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Tri-Split tRNA Is a Transfer RNA Made from 3 Transcripts That Provides Insight into the Evolution of Fragmented tRNAs in Archaea

Kosuke Fujishima, Junichi Sugahara, Kaoru Kikuta, Reiko Hirano, Asako Sato, Masaru Tomita, Akio Kanai and Dieter Söll
Proceedings of the National Academy of Sciences of the United States of America
Vol. 106, No. 8 (Feb. 24, 2009), pp. 2683-2687
Stable URL: http://www.jstor.org/stable/40421769
Page Count: 5
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Since scans are not currently available to screen readers, please contact JSTOR User Support for access. We'll provide a PDF copy for your screen reader.
Tri-Split tRNA Is a Transfer RNA Made from 3 Transcripts That Provides Insight into the Evolution of Fragmented tRNAs in Archaea
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Abstract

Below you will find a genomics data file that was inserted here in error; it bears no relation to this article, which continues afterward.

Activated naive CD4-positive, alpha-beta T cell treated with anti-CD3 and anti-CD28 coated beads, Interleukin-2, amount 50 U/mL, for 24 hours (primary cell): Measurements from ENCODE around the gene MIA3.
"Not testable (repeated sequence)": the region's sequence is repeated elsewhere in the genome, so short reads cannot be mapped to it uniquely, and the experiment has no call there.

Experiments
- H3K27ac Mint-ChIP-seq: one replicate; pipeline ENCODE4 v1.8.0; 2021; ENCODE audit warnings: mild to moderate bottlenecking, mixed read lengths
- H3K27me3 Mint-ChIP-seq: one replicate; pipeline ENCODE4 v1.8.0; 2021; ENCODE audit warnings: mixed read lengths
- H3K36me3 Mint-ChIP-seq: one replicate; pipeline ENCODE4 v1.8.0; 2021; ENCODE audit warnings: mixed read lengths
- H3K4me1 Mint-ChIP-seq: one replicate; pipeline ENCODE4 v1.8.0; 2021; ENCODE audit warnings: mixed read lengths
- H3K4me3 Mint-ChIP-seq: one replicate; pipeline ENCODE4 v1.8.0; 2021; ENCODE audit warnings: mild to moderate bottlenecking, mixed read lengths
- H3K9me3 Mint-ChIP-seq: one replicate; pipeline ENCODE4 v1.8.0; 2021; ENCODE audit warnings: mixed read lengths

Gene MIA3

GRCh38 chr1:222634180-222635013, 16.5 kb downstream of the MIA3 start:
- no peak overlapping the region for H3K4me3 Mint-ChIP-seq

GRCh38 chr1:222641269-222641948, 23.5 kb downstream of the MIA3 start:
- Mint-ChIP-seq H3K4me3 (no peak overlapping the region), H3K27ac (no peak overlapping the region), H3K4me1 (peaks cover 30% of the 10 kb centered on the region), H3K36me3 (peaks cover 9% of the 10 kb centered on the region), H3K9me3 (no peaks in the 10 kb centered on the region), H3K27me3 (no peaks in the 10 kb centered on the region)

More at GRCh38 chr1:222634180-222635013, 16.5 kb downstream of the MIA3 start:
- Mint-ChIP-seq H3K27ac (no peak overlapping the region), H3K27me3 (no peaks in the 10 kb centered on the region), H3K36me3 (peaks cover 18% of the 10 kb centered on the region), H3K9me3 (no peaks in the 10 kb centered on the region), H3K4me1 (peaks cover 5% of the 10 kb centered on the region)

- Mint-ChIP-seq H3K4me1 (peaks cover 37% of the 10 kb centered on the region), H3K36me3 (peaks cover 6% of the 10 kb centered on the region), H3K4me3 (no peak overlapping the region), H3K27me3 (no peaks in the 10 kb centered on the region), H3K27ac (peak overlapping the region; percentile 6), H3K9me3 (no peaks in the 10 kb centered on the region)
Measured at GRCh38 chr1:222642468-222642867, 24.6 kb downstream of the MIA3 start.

Transfer RNA (tRNA) is essential for decoding the genome sequence into proteins. In Archaea, previous studies have revealed unique multiple intron-containing tRNAs and tRNAs that are encoded on 2 separate genes, so-called split tRNAs. Here, we discovered 10 fragmented tRNA genes in the complete genome of the hyperthermoacidophilic Archaeon Caldivirga maquilingensis that are individually transcribed and further trans-spliced to generate all of the missing tRNAs encoding glycine, alanine, and glutamate. Notably, the 3 mature ${\rm{tRNA}}^{{\rm{Gly}}} {\rm{'S}}$ with synonymous codons are created from 1 constitutive 3' half transcript and 4 alternatively switching transcripts, representing tRNA made from a total of 3 transcripts named a "tri-split tRNA." Expression and nucleotide sequences of 10 split tRNA genes and their joined tRNA products were experimentally verified. The intervening sequences of split tRNA have high identity to tRNA intron sequences located at the same positions in intron-containing tRNAs in related Thermoproteales species. This suggests that an evolutionary relationship between intron-containing and split tRNAs exists. Our findings demonstrate the first example of split tRNA genes in a free-living organism and a unique tri-split tRNA gene that provides further insight into the evolution of fragmented tRNAs.

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